Kevin Feige, president of production for the Beverly Hills-based Marvel Studios, said that Marvel’s deep archive is teeming with those sorts of high-concept characters. By gaining creative control and some distance from major studio bureaucracies, Feige believes the comic book company can match unexpected projects with young filmmakers who grew up loving the Marvel universe and who may be more interested in exploring characters such as, say, Deathlok, Moon Knight or Hawkeye anyway.

That certainly applies to Wright, who, as a kid in the 1980s, came across an Ant-Man adventure drawn by John Bryne that captured his imagination with its shrunken-world exploits and insect sidekicks. The director now sees a film that could meld a spy story with computer-generated visuals that evoke the memorable juxtapositions of a film like “The Incredible Shrinking Man.”

“The fact that this is not a hero that is defined in everyone’s mind is absolutely part of the appeal to me,” Wright said. “You’re less handcuffed in what you do creatively with the character.”

Still, audience recognition of a character can pack in the customers on a film’s opening weekend, which explains Hollywood’s relentless devotion to remakes, sequels and adaptations. The biggest names that the new Marvel venture has set its early sights on are Captain America and the Hulk, signature characters no doubt, but both have some uncertainty as blockbuster candidates.

Thanks in part to the popular 1970s live-action television series, the Hulk is arguably the second-most famous property Marvel has after Spider-Man. But the big green guy’s first shot at the big screen in 2003, a film Universal Studios released, ended with a bittersweet result. Director Ang Lee’s moody and psychological version of the Jekyll-and-Hyde hero did gross $132 million in the U.S., but $62 million of that was in its first week. The box office plummeted 70% in its second week amid reviews that were as dour as its plot line.

Michael Helfant, president and chief operating officer of Marvel Studios, agrees with the popular fan view that Lee’s film was more respected than enjoyed, and he said that the next film will have “a lot of fun and excitement, and it will get back to the core of what people expect from the character, the Hulk as hero.” In other words, this time Bruce Banner will be the tortured loner on an odyssey that puts him in the role of championing underdogs and suffering bullies until his lime-colored biceps start tearing at his sleeves. There is no date set yet for that film.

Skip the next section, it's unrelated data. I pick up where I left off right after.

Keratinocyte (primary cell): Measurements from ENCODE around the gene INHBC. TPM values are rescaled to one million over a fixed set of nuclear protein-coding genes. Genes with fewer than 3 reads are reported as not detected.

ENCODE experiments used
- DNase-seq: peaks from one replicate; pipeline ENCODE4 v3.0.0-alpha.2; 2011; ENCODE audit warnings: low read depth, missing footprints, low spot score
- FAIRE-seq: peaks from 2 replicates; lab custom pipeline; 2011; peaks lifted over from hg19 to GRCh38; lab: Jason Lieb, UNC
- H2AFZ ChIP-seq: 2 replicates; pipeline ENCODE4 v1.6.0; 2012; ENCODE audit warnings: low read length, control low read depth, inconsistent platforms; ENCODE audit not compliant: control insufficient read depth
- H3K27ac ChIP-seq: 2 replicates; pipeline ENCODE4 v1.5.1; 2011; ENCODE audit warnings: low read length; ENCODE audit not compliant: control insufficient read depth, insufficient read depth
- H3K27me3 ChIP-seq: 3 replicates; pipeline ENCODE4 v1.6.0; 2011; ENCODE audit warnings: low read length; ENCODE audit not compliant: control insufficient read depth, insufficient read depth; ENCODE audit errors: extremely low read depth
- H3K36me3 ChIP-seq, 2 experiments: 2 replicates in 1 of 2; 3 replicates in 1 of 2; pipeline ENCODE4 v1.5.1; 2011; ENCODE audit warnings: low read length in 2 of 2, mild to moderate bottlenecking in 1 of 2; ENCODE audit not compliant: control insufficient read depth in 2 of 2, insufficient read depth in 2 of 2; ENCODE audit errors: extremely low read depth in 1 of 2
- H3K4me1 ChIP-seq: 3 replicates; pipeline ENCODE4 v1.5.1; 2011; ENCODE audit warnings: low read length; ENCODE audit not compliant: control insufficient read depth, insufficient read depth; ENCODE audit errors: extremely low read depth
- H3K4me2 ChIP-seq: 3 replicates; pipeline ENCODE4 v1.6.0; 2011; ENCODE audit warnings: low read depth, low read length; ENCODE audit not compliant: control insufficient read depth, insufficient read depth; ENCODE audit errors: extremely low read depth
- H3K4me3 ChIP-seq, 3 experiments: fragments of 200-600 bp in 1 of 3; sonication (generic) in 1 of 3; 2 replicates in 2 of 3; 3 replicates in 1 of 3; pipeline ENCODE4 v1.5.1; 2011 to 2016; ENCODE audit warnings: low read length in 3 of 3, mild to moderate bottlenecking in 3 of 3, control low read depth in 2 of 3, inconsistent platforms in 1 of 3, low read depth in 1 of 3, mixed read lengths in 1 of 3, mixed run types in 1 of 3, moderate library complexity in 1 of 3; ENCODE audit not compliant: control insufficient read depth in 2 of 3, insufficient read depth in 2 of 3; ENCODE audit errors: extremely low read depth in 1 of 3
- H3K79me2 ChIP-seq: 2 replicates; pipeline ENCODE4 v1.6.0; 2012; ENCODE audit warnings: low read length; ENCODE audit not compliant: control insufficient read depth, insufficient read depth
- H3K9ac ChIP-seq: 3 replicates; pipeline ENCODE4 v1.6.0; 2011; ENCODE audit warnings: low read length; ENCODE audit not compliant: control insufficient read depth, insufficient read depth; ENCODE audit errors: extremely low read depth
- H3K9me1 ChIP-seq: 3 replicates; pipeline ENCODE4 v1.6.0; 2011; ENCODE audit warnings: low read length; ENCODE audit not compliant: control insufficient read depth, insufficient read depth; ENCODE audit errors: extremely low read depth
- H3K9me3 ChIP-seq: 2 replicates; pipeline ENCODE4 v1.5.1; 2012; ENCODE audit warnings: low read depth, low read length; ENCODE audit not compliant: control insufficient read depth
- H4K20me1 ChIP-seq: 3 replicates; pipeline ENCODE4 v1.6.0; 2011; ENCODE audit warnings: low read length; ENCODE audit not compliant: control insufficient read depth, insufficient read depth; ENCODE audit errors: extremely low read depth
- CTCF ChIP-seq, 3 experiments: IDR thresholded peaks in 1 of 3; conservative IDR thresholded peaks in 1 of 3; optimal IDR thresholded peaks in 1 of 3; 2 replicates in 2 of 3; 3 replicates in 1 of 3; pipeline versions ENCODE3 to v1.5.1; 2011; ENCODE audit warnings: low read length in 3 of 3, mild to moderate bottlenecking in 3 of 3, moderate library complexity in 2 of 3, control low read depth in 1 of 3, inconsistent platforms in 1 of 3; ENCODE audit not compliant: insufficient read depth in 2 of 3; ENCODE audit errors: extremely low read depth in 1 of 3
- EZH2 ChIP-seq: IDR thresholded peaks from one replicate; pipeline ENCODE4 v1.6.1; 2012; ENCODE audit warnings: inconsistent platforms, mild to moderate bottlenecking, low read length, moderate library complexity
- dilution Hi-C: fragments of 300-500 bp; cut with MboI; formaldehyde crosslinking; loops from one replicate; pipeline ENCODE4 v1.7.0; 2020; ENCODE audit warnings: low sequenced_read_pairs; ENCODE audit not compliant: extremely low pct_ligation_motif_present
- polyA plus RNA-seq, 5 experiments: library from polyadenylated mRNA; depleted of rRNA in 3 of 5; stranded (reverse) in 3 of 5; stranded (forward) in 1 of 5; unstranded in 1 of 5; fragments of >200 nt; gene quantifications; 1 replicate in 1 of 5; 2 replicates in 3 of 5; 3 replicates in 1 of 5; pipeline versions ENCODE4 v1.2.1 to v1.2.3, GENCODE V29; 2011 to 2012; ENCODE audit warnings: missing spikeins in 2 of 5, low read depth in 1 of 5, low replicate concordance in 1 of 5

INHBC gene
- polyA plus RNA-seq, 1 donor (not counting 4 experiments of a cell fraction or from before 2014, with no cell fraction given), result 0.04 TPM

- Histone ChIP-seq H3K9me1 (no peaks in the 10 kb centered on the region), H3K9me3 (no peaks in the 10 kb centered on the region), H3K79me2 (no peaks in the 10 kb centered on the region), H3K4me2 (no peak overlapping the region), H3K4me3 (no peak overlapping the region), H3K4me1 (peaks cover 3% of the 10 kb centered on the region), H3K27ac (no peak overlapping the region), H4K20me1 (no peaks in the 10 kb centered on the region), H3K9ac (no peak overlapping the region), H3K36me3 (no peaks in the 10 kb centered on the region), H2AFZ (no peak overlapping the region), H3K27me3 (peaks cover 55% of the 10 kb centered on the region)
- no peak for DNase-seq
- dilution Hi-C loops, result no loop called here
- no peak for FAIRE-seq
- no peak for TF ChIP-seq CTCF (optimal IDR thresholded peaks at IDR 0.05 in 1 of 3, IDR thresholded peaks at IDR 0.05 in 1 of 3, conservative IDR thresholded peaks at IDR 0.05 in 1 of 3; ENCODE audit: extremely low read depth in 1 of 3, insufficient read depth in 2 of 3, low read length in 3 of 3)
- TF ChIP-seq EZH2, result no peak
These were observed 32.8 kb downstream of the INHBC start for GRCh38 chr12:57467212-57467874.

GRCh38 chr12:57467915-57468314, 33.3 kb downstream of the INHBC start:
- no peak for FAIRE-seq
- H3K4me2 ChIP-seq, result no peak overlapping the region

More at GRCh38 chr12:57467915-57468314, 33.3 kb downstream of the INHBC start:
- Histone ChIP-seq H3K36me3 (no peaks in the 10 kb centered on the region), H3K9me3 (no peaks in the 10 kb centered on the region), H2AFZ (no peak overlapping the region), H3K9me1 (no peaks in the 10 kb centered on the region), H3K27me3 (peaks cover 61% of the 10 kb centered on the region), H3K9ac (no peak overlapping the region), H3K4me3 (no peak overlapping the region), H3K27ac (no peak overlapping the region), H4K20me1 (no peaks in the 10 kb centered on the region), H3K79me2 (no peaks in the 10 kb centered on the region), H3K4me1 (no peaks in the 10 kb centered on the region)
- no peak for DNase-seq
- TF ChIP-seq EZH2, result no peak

Captain America is one of Marvel’s oldest characters and an icon of World War II comics, when his star-spangled suit and shield made him look like a two-fisted American flag. When Marvel secured the loan last year, Avi Arad was still the chief of its film wing. (It was on his watch that Marvel became a pipeline to Hollywood; previously the company’s only film life was defined by the Conan the Barbarian films and the abysmal “Howard the Duck.”) He called Captain America the “Holy Grail” of unmade comic-book movies.

Perhaps, but this is the 21st century, and that makes the patriotic old warhorse a tougher sell, especially overseas. Feige says that will be incorporated into the film; the early concept is a story opening in the 1940s on a “sort of ‘Saving Private Ryan’ warfront” and then having the hero end up in a deep-freeze and waking up in a troubled modern America. No date is set on that film either.

Favreau said this week that the Marvel venture creates the rare opportunity “to make an independent film, but with the type of budget needed to make a movie in this sector that people are expecting to see.”

The real secret of Marvel’s success too is apparent in Iron Man’s origin story published back in 1963; it presented a wealthy arms manufacturer who is injured in Vietnam and, under the eye of his captors, is forced to design them an armored weapon suit. He uses it to escape and wears it in adventures that are geopolitical in context and centered on a character who will die without his armor. In Favreau’s film, Afghanistan and surrounding environs will be the site, but almost everything else is surprisingly easy to translate.

“It has a complex and political world, something Marvel comics never shied away from. It will be set on a world stage and presents character situations that lend themselves to making a movie that we want to make,” Favreau said.

“Everyone thinks that Marvel characters have had this success because of the heroic elements and that they are simple popcorn films, but if you look at Spider-Man and Hulk, what really makes them special is the stories and the very human characters in them.”


Advertisement